life insurance banking royal commission
(Image credit: AAP/David Mariuz)

The concept of “life insurance”, as most of us understand it, goes something like this: you pay premiums to an insurance company and, when you die, there’s a payout by the company to your family (or, if you’re living in a film noir, your cheating partner and their lover who killed you). The concept is pretty simple.

Except, at AMP. There, life insurance works like this: you pay premiums, and when you die, you keep on paying. Yes, AMP makes you pay life insurance premiums after you’re dead — which you would think defeats the purpose of life insurance. On Monday the financial services royal commission heard how AMP charged over 4600 dead people, despite knowing about the problem for years.

The big banks might have thought no one would top their “charging dead people fees” scam. Hold my beer, said AMP. We’ll charge them for life insurance.

[‘I charge dead people’ and other horror scenarios for the government]

Not that other insurers have let AMP hog the royal commission spotlight. There was Clearview’s boiler room. Freedom Insurance selling to a young intellectually disabled man. Comminsure playing definitional games to block claims and prevent scrutiny. By Monday we’d moved onto Allianz (the largest foreign-owned company caught up in the commission so far) and its misleading website that offered over 100 false claims about travel insurance, car and boat insurance, home insurance as well as life insurance. Billions of dollars in premiums were taken via the company’s website from late 2015, with some breaches only notified this year to regulators.

But personal insurance is where the big problems are. That’s where people have tried to do the right thing by their families, or the prudent thing for themselves in protecting their income — where people have heeded the insurance industry’s constant whine that Australians are “underinsured” — and been screwed over, or sold a pup, or stolen from. It’s systemic and deliberate. And the perpetrators seem totally unafraid of what passes for the regulators in this space. In fact the performance of ASIC in the insurance space is even more pitiful and shameful than in banking.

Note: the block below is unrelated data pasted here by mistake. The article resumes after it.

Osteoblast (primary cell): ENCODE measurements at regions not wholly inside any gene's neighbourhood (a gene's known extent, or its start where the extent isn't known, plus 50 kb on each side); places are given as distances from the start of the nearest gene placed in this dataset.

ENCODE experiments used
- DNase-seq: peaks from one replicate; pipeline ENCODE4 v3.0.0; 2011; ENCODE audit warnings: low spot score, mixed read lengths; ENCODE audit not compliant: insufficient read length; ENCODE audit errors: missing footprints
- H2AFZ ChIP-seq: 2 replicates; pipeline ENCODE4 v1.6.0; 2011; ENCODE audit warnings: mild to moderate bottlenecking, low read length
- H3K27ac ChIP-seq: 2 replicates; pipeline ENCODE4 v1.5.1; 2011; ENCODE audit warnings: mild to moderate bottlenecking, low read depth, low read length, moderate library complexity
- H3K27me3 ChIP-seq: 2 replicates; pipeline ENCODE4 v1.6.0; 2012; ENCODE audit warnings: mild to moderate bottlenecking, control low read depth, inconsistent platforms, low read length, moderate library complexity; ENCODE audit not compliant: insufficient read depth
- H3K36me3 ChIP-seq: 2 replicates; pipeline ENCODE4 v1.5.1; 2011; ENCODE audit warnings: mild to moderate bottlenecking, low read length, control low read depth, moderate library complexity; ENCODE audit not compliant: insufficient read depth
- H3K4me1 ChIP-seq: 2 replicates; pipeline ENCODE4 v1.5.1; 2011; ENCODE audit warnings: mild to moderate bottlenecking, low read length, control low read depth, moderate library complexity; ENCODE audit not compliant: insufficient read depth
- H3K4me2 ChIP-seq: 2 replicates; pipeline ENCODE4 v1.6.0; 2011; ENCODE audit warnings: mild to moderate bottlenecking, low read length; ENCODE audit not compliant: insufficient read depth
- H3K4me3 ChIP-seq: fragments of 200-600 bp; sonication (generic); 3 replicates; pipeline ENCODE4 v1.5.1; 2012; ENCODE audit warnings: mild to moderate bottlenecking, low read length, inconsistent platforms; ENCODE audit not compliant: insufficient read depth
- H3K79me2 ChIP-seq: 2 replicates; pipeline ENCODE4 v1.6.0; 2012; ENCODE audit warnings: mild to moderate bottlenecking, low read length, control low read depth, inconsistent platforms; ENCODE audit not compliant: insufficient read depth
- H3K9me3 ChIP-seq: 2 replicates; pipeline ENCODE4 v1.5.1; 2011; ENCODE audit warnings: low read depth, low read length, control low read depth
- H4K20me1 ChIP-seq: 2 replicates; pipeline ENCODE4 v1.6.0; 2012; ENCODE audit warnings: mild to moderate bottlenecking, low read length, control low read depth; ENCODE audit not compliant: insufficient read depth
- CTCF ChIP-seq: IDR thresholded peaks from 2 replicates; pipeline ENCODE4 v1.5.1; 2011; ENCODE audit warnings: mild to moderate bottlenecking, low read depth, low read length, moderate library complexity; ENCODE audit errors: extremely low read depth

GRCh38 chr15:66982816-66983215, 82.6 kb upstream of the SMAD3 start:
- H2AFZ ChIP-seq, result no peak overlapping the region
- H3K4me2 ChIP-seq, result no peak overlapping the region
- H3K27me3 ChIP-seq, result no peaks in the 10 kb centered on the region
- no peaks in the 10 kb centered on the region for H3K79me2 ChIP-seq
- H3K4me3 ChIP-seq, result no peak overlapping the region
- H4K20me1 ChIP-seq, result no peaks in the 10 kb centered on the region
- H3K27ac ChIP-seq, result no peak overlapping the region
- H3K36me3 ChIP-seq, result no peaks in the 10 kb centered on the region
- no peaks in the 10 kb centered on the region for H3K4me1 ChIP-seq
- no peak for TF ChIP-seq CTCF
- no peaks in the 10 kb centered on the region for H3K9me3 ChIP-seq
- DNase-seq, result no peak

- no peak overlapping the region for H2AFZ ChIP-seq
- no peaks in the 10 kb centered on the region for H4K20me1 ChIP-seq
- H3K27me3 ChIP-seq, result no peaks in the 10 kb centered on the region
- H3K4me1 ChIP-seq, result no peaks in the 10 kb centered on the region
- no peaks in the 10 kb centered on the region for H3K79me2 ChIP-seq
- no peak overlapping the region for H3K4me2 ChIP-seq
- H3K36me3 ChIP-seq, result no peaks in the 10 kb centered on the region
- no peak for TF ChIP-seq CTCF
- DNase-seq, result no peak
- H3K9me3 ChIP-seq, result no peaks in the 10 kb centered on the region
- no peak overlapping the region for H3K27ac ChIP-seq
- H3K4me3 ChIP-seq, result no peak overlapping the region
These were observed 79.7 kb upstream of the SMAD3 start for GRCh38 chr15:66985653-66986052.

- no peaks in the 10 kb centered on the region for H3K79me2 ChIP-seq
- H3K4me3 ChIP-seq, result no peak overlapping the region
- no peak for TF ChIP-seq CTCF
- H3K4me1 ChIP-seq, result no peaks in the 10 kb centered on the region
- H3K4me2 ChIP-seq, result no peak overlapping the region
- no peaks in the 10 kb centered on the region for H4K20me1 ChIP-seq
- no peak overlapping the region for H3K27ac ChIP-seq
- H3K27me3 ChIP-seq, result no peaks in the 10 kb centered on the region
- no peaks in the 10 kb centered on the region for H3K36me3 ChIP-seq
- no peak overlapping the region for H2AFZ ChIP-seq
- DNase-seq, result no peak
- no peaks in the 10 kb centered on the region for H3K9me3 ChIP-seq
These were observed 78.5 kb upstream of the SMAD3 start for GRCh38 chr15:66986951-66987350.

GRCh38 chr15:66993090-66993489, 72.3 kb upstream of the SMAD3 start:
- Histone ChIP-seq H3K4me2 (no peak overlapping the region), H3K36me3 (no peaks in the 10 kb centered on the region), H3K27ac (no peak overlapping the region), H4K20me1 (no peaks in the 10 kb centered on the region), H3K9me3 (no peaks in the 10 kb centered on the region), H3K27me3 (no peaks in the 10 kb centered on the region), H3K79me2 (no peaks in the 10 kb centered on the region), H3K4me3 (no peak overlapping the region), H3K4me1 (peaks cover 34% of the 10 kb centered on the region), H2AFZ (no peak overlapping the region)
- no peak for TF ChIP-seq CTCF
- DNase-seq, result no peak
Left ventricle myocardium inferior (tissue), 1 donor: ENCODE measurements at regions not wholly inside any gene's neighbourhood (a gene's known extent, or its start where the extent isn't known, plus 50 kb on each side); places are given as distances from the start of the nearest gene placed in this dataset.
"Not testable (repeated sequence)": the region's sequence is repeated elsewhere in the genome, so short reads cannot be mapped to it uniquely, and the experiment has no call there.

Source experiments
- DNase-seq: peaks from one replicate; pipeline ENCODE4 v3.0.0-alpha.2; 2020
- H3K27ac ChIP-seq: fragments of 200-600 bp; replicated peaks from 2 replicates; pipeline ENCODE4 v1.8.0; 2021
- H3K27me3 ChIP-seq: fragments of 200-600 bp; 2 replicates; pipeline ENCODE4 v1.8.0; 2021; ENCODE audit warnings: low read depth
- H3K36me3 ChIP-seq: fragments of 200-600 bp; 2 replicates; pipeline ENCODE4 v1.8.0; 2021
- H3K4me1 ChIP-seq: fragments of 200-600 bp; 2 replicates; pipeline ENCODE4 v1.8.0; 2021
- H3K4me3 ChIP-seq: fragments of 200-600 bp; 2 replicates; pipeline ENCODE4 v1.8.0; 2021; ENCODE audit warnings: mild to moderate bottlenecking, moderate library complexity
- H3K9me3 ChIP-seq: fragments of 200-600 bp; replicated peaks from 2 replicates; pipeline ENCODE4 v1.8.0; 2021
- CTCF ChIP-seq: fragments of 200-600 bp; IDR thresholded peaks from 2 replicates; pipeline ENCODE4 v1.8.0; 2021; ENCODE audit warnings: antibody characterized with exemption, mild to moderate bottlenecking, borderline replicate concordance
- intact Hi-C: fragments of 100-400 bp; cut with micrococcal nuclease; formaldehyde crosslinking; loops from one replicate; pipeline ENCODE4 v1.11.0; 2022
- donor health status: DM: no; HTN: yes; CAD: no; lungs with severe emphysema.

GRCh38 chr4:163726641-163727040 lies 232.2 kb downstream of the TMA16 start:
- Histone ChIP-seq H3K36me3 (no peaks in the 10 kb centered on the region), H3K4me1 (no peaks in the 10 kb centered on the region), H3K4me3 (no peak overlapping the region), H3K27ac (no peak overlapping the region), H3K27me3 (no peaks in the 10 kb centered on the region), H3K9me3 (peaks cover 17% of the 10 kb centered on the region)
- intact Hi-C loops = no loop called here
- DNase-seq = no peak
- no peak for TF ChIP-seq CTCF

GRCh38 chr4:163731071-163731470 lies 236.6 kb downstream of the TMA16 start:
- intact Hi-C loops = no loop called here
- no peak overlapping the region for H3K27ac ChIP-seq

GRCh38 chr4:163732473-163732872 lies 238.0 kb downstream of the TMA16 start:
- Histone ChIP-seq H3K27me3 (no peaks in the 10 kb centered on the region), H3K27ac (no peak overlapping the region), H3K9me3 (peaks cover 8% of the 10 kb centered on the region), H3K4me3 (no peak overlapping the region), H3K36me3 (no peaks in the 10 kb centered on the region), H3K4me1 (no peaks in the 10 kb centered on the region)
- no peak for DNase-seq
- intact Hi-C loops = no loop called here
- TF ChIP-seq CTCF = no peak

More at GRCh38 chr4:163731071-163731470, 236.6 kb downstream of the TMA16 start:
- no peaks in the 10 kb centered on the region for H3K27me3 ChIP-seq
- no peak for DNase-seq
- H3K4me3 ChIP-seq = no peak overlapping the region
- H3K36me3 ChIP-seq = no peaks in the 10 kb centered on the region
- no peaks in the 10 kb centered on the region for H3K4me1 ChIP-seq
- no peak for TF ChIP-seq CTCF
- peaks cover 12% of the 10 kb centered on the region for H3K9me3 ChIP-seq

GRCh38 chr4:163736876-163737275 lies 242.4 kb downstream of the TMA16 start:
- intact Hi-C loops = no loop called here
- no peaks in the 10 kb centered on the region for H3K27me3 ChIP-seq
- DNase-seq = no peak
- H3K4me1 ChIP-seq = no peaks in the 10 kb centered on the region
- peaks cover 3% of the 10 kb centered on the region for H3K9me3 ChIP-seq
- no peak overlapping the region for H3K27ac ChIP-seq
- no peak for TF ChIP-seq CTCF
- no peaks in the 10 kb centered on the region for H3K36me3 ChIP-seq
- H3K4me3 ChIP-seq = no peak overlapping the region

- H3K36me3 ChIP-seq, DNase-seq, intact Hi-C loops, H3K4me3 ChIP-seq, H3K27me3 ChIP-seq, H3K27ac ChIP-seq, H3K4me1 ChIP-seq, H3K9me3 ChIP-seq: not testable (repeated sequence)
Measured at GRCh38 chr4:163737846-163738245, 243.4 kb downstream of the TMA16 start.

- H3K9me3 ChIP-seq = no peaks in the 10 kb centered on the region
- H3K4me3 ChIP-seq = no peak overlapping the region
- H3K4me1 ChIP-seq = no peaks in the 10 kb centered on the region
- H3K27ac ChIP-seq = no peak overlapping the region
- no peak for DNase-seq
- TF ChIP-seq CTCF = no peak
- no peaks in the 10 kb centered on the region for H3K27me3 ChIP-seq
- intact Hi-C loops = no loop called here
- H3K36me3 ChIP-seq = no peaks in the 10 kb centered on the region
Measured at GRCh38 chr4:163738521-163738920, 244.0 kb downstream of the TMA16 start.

Better regulation, or more funding, won’t fix this. Josh Frydenberg’s claim in his end-of-week media blitz that a power to order compensation is just what’s needed to fix consumer finance regulation is laughable. Regulating personal insurance is like trying to regulate sharks.

The solution is to return to government-owned insurance: make insurance available via a government-owned, independently managed non-profit insurer, one that can take advantage of government credit ratings. Establishing such a public insurer would normally be sufficient by itself — with its lower costs and better reputation it would be able to compete effectively against commercial insurers — but the behaviour of the latter is so egregious and damaging that there may even be a case for banning them. The likes of Clearview and Freedom and AMP Life could be shuttered, or at the very least subjected to such draconian oversight as to make profitable operation problematic.

This of course reverses the trend of the 1980s and 1990s, when government-owned insurers like GIO in NSW (now owned by Suncorp) were privatised in the name of efficiency in sales that made billions for governments, consultants, bankers and shareholders, but removed most of the protections for consumers. And, yes, it creates financial risks for governments. But those risks are lower than the risk of continuing malfeasance in an industry that has scandal in its DNA. And royal commissions don’t come cheap either.

Naturally this would cause fury among investors. The announcement of an aged care royal commission has prompted some vintage whining in (where else?) the Financial Review. “The number one risk is regulation across a wide variety of sectors,” one fund manager told the AFR. “In my view we are in danger of going too far and stifling entrepreneurial activity.” An aged care royal commission “definitely increases the risk premium of regulation,” lamented another.

Let’s look at that thinking from a different perspective: what they’re saying is that industries need to be allowed the freedom to gouge and rip customers off because it’s the price you pay for “entrepreneurship”. It’s exactly the neoliberal thinking that has delivered up yet another industry that so egregiously violates community norms even a conservative government is forced to reach for the blunt instrument of a royal commission.

So stop whingeing. You’ve brought it on yourselves.

Do you think we should nationalise life insurance? Let us know by writing to [email protected].

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Peter Fray
Peter Fray
Editor-in-chief of Crikey
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